Numbers, Facts and Trends Shaping Your World

Who’s Not Online

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Table of Contents

Who’s not online

Internet naysayers

Half the adults in America do not have Internet access and 57% of those non-users are not interested in getting online. This suggests that the booming growth of the American Internet population in the past few years will slow.

  • 32% of those without Internet access now say they definitely will not get Internet access. That comes to about 31 million Americans.
  • Another 25% of non-Internet users say they probably will not venture online.
  • 12% of those without Internet access say that they definitely will go online.
  • 29% of non-Internet users say they probably will get Internet access.

The “gray gap” – aging Baby Boomers and senior citizens are the most resistant to the Internet; and the young are the most likely to go online eventually

Most of the strongest Internet holdouts are older Americans, who are fretful about the online world and often don’t believe it can bring them any benefits. In contrast, a substantial majority those under 30 who are not currently online say they plan to get access, though the expense of going online still looms as a major issue to them. This suggests that over an extended period of time, perhaps in a generation, Internet penetration will reach the levels enjoyed by the telephone, which is used by 94% of Americans1, and the television, which is used by 98% of Americans.2 Among those most likely to say they plan to get Internet access are parents with children living at home.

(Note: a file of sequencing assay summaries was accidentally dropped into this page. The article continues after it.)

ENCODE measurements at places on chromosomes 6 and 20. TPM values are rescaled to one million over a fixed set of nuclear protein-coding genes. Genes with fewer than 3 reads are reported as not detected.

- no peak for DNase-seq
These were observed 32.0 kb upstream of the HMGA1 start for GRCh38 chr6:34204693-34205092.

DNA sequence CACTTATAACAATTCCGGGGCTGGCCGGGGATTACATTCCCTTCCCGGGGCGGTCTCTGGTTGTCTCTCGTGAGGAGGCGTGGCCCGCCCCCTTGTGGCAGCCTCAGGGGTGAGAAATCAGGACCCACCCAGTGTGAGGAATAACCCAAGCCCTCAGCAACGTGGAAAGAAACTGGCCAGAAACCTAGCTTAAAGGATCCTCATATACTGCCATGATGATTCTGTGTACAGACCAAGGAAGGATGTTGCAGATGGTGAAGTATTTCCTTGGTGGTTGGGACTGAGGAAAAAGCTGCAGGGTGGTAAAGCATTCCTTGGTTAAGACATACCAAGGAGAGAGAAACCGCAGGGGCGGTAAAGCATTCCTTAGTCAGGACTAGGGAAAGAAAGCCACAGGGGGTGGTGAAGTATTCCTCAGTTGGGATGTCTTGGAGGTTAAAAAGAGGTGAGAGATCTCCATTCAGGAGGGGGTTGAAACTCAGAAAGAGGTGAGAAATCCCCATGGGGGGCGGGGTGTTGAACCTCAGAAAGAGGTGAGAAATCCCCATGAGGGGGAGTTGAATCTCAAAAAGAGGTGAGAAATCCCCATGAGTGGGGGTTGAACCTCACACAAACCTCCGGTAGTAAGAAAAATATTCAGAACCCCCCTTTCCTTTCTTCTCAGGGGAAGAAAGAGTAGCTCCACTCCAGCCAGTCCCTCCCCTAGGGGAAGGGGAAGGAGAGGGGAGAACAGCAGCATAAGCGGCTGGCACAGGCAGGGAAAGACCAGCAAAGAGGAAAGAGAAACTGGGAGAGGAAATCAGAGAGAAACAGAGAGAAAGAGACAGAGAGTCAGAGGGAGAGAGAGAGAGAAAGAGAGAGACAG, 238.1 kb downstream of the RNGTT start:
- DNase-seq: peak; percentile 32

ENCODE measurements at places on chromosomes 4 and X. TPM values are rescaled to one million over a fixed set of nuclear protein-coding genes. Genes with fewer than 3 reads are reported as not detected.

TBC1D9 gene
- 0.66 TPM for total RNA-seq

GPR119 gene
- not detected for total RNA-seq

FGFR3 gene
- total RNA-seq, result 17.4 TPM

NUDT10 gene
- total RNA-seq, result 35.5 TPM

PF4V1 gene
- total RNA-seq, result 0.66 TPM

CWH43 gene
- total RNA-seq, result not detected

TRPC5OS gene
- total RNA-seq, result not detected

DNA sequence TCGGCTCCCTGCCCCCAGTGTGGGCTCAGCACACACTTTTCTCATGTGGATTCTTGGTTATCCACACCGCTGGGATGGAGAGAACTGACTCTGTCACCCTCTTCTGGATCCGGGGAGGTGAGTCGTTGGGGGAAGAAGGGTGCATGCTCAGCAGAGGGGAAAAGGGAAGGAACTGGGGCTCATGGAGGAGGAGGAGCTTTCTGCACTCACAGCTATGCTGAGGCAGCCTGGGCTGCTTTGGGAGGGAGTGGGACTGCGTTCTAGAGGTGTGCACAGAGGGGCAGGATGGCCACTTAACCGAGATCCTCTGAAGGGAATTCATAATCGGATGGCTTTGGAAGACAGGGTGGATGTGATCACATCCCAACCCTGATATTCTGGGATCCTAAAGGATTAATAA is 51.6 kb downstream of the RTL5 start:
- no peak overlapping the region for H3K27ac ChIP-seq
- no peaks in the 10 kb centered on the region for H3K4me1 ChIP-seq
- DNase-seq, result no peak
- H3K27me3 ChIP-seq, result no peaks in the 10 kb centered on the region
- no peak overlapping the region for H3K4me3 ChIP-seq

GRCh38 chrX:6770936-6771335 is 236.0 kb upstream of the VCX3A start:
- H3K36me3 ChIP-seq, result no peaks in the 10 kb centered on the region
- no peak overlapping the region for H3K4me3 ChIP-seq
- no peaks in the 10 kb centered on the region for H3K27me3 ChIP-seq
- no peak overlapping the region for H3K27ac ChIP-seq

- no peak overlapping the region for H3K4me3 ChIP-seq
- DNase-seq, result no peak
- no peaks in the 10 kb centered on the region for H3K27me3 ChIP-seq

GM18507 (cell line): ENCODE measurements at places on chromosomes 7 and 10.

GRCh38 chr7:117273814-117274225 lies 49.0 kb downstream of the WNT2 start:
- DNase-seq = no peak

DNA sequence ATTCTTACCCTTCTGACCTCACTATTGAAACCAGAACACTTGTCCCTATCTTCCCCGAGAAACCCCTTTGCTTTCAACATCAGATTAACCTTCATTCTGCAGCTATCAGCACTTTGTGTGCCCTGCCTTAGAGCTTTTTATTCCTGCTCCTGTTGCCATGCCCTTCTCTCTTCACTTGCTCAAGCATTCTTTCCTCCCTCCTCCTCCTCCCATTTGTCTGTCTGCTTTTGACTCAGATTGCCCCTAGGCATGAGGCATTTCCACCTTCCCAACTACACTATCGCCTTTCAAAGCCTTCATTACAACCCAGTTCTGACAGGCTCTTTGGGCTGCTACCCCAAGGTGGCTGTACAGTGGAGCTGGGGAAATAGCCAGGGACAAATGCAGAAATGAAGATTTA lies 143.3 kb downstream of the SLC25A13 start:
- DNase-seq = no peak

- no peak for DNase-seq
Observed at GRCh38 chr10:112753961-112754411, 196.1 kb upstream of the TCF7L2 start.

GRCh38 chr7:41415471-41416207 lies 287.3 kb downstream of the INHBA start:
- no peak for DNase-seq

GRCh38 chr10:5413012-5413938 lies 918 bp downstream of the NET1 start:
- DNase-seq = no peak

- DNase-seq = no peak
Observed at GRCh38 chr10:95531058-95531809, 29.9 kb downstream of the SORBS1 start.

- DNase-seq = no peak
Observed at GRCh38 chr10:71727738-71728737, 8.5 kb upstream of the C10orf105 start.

• 87% of those 65 and over do not have Internet access and 59% of those between the ages of 50 and 64 do not go online. In comparison, 65% of those under age 30 have Internet access.
  • 74% of those over 50 who are not online say they don’t plan to get Internet access, while 65% of those under 50 say they plan to get Internet access.
  • 45% of those under 30 believe they are missing out by not being online, while just 26% of those over 64 believe that.
  • 47% of those under 30 believe the Internet is too expensive, while just 29% of those over 64 believe that.